I’ve spent a few hours poring NFL Draft-related information in order to be able to give you guys some impressions after the first round, and some of the ”common knowledge” has caught my eye. This is more of a rant than an actual article, but I’m sure a bunch of readers will agree with some, if not all, of the points. Here goes.
1- Conventional wisdom is hardlywise at all.
Exhibit A: Detroit needs an impact player on defense like the oxygen they breathe. Ndamukong Suh is fairly certain to be available when they make their pick, and the former Cornhusker is one of the most surefire picks to turn into a Pro Bowler in the past 10 years. Why isn’t he a lock to be picked by Detroit? Because Lions management is afraid that the pick won’t go over well with fans if he doesn’t start off his career posting ungodly amounts of sacks. Since a defensive player’s impact isn’t as easy to quantify as an offensive player’s due to the simplicity of defensive statistics, certain executives fear a fanbase will be quicker to tune out a defensive player if he doesn’t get off to a fast start. You’ve already posted a winless season, your fans are fed up as it is! Just pick the man with superstar potential and see if some wins don’t make your crowd happy.
Exhibit B: Eric Berry has just as much potential as Suh, yet Cleveland is iffy on picking him because you’re not supposed to pick a safety this high. The point is to pick players who help you win games, not to make the “right” picks. Trust, Browns management, if Berry leads a defensive turnaround and takes your team to the playoffs in the short term not a single fan will complain about him being picked too high.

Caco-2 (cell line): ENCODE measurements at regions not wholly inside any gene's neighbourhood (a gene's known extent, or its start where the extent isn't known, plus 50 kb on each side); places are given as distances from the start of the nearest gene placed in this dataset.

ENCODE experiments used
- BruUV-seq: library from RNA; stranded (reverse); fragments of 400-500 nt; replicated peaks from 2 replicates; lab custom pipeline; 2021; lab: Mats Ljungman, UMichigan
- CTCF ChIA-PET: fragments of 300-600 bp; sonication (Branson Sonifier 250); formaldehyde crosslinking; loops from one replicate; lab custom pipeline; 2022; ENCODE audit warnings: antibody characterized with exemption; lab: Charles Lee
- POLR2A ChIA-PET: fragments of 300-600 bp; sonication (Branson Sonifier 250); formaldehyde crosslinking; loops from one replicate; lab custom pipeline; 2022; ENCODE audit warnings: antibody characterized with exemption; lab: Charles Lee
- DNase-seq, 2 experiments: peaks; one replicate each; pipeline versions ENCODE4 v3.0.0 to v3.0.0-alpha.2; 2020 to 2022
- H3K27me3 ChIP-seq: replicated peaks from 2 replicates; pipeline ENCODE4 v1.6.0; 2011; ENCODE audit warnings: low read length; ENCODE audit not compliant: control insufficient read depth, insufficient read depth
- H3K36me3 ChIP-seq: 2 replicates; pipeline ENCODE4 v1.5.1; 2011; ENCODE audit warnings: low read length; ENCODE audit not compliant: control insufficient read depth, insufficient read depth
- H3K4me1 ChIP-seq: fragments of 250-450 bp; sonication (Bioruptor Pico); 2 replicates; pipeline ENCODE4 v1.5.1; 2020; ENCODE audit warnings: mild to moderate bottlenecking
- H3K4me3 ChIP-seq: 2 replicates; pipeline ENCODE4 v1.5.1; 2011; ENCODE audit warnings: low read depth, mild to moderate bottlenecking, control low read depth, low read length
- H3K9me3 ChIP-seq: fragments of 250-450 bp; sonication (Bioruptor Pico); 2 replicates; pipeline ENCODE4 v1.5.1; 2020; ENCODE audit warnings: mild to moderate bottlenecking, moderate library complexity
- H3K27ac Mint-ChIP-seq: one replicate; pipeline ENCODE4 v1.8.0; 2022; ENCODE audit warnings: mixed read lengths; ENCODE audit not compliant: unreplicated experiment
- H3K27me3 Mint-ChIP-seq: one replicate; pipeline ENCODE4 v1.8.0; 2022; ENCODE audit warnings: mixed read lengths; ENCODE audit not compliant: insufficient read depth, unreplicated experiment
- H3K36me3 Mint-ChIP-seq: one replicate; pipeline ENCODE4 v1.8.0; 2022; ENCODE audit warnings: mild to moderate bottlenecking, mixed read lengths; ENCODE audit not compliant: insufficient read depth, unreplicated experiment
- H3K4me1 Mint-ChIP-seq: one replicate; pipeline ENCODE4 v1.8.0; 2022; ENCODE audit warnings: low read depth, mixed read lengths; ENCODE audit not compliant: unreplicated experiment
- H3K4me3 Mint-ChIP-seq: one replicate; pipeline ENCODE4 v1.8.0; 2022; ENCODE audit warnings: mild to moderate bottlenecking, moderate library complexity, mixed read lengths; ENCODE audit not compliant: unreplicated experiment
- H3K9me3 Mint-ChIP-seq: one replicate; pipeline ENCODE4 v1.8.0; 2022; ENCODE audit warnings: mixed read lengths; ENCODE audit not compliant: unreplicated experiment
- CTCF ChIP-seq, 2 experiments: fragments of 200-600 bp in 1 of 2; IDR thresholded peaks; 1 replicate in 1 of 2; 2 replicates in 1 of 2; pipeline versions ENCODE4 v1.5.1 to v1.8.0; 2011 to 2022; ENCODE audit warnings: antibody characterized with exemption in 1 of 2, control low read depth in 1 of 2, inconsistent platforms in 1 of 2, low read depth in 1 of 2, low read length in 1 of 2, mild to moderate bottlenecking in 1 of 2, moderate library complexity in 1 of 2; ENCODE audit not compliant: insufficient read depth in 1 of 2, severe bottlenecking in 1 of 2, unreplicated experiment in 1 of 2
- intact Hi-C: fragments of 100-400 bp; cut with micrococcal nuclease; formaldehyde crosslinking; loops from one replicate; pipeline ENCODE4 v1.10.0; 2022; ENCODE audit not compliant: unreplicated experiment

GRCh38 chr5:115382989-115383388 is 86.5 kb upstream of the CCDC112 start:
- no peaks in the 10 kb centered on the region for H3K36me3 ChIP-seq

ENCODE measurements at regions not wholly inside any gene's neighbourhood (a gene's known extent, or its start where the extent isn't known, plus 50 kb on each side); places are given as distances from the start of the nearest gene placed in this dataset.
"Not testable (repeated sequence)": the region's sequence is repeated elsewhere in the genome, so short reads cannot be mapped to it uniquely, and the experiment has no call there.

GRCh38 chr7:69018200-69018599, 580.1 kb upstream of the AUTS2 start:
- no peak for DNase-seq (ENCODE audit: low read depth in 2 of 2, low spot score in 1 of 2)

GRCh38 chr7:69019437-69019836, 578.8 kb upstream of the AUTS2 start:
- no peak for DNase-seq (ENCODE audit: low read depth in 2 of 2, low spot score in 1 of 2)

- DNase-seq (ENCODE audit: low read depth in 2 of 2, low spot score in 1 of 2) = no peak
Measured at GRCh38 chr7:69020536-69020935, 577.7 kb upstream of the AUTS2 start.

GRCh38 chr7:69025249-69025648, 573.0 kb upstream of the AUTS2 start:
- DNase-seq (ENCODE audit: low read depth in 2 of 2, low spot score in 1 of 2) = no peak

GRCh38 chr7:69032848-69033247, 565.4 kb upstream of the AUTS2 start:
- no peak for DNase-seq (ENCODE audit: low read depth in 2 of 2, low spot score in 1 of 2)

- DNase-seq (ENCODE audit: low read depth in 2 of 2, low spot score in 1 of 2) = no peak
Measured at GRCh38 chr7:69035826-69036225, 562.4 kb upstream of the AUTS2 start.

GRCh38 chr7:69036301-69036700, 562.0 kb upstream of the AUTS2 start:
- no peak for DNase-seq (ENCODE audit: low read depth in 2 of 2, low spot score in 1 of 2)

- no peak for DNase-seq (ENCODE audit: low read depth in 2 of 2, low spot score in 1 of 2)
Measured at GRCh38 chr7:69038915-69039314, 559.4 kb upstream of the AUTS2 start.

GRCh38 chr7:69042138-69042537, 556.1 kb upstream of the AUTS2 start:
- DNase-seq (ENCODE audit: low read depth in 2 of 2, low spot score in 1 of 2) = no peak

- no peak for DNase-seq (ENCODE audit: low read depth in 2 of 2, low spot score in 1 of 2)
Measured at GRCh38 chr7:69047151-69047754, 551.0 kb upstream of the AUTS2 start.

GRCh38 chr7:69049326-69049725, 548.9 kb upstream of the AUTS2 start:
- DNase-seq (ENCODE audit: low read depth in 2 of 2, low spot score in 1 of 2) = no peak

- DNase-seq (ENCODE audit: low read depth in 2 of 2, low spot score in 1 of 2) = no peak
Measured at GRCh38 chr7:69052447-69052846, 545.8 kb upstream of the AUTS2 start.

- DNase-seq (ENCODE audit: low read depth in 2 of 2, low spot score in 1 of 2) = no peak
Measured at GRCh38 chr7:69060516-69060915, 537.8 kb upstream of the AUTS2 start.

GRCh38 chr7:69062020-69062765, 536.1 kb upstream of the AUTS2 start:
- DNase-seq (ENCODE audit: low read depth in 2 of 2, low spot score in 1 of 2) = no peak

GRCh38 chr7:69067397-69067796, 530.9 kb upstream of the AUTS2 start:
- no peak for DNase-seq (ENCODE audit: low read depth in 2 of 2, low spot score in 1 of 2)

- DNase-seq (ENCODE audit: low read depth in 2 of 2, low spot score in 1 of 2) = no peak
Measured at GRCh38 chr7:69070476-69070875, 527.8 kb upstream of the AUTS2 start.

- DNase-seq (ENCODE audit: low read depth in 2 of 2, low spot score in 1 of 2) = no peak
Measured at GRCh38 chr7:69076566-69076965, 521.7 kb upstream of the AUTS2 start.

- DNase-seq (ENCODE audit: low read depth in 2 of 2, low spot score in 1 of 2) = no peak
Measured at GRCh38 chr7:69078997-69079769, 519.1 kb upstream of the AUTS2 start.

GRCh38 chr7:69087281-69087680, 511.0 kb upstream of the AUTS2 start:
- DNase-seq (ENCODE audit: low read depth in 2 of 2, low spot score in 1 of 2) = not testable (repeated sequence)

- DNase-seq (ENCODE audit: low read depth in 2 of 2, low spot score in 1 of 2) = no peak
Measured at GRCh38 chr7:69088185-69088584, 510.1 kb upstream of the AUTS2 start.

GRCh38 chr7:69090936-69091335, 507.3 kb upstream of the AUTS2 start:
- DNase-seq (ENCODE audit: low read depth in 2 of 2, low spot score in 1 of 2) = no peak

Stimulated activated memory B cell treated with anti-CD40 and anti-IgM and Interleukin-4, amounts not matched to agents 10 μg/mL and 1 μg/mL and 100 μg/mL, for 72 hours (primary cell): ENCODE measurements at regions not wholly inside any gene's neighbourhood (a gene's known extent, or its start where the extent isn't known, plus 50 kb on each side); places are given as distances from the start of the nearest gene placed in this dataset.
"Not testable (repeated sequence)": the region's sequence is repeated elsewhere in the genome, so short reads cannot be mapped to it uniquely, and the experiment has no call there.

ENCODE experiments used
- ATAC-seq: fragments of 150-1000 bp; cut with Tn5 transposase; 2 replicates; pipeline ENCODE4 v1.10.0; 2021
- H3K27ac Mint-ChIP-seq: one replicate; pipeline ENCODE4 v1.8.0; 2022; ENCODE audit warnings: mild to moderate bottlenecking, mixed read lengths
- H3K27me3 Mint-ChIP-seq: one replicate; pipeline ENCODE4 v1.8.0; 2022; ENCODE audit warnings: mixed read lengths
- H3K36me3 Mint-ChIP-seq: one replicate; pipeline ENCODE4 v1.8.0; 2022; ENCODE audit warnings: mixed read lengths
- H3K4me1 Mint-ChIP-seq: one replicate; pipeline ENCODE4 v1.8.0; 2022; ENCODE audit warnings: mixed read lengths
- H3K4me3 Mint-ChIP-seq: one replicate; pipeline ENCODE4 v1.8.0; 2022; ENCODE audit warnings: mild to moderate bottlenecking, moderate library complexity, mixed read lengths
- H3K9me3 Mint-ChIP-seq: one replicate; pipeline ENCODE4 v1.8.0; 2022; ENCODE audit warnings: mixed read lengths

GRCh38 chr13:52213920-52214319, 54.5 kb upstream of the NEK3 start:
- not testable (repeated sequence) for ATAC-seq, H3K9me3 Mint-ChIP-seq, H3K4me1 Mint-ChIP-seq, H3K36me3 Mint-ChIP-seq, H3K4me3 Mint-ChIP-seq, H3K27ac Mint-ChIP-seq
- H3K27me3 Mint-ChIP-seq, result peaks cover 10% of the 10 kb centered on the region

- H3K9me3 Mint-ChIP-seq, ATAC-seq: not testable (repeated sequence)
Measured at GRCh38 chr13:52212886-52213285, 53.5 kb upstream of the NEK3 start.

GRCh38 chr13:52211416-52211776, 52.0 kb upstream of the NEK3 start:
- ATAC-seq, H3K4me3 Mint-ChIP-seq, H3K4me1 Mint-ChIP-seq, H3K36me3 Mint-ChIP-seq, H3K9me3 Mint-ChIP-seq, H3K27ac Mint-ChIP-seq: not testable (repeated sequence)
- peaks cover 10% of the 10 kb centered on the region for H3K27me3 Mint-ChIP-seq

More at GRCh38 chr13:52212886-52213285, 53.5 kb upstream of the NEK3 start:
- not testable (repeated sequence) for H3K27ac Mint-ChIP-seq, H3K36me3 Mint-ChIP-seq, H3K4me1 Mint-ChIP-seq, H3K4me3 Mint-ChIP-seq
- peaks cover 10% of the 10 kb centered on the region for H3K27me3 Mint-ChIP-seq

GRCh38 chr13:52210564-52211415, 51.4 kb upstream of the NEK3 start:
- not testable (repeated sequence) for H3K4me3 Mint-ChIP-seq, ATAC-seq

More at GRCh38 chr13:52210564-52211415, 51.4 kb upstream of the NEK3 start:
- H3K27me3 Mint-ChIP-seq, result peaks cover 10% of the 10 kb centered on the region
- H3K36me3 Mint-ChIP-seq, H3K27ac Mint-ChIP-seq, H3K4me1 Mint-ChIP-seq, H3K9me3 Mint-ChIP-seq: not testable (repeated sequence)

2- The Draft needs a salary scale.
There is no reason at all to give an early pick tens of millions in guaranteed money. It’s fantastic that you threw for 17,000 yards and 487 touchdowns in college, but guess what? This is a different league! It was ludicrous when Big Dog Robinson wanted $100M before playing in a single pro game, and the NBA reacted accordingly. The NFL, however, seems to be intent on rewarding players for their collegiate careers instead of looking for the better business value. When the lockout comes into the conversation this season, Roger Goodell would be smart to remember that NFL franchises have been shooting themselves in the foot with poor management of draftee contracts.
3- Draft picks have too much value in the big scheme of things.
I’ll give you that Santonio Holmes’ character leaves a lot to be desired, but you can’t tell me that a fifth round pick will have the same impact in the next five years as the 2009 Super Bowl MVP. Donovan McNabb might be nearing the end of his career, but his next two or three seasons will almost definitely be better thsan those of the 37th pick this year and whichever pick the Eagles get next year. What I’m saying is, NFL executives look at “What If?” instead of focusing on “What Is” a little too much for my taste.